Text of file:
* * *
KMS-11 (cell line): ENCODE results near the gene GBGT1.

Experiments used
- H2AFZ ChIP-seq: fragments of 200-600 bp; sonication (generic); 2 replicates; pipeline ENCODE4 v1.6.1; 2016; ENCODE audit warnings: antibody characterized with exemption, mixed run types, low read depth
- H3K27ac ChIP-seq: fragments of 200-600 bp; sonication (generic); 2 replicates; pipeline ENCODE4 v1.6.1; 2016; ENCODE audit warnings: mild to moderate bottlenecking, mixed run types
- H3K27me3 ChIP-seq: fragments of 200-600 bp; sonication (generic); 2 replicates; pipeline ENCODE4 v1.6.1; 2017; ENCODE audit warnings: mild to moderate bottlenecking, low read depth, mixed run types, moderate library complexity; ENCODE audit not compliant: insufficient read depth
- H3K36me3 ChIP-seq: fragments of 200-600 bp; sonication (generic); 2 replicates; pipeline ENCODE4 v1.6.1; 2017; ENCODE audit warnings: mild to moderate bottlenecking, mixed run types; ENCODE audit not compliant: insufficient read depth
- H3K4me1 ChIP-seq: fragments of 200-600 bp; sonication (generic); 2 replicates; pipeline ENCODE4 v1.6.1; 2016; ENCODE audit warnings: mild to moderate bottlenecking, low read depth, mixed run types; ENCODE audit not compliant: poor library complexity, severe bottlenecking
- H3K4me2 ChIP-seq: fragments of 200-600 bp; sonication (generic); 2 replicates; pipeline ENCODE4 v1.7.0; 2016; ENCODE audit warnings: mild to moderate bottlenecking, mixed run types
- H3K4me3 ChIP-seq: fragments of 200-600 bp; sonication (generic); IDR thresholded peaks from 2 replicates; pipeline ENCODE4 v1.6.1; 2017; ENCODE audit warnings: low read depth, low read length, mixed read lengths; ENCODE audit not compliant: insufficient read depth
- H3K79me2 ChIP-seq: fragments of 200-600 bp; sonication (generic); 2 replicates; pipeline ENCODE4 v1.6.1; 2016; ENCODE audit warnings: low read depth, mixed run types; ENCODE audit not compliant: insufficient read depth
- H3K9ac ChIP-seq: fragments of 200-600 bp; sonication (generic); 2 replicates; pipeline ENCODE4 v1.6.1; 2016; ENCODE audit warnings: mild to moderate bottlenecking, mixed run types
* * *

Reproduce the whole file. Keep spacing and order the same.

KMS-11 (cell line): ENCODE results near the gene GBGT1.

Experiments used
- H2AFZ ChIP-seq: fragments of 200-600 bp; sonication (generic); 2 replicates; pipeline ENCODE4 v1.6.1; 2016; ENCODE audit warnings: antibody characterized with exemption, mixed run types, low read depth
- H3K27ac ChIP-seq: fragments of 200-600 bp; sonication (generic); 2 replicates; pipeline ENCODE4 v1.6.1; 2016; ENCODE audit warnings: mild to moderate bottlenecking, mixed run types
- H3K27me3 ChIP-seq: fragments of 200-600 bp; sonication (generic); 2 replicates; pipeline ENCODE4 v1.6.1; 2017; ENCODE audit warnings: mild to moderate bottlenecking, low read depth, mixed run types, moderate library complexity; ENCODE audit not compliant: insufficient read depth
- H3K36me3 ChIP-seq: fragments of 200-600 bp; sonication (generic); 2 replicates; pipeline ENCODE4 v1.6.1; 2017; ENCODE audit warnings: mild to moderate bottlenecking, mixed run types; ENCODE audit not compliant: insufficient read depth
- H3K4me1 ChIP-seq: fragments of 200-600 bp; sonication (generic); 2 replicates; pipeline ENCODE4 v1.6.1; 2016; ENCODE audit warnings: mild to moderate bottlenecking, low read depth, mixed run types; ENCODE audit not compliant: poor library complexity, severe bottlenecking
- H3K4me2 ChIP-seq: fragments of 200-600 bp; sonication (generic); 2 replicates; pipeline ENCODE4 v1.7.0; 2016; ENCODE audit warnings: mild to moderate bottlenecking, mixed run types
- H3K4me3 ChIP-seq: fragments of 200-600 bp; sonication (generic); IDR thresholded peaks from 2 replicates; pipeline ENCODE4 v1.6.1; 2017; ENCODE audit warnings: low read depth, low read length, mixed read lengths; ENCODE audit not compliant: insufficient read depth
- H3K79me2 ChIP-seq: fragments of 200-600 bp; sonication (generic); 2 replicates; pipeline ENCODE4 v1.6.1; 2016; ENCODE audit warnings: low read depth, mixed run types; ENCODE audit not compliant: insufficient read depth
- H3K9ac ChIP-seq: fragments of 200-600 bp; sonication (generic); 2 replicates; pipeline ENCODE4 v1.6.1; 2016; ENCODE audit warnings: mild to moderate bottlenecking, mixed run types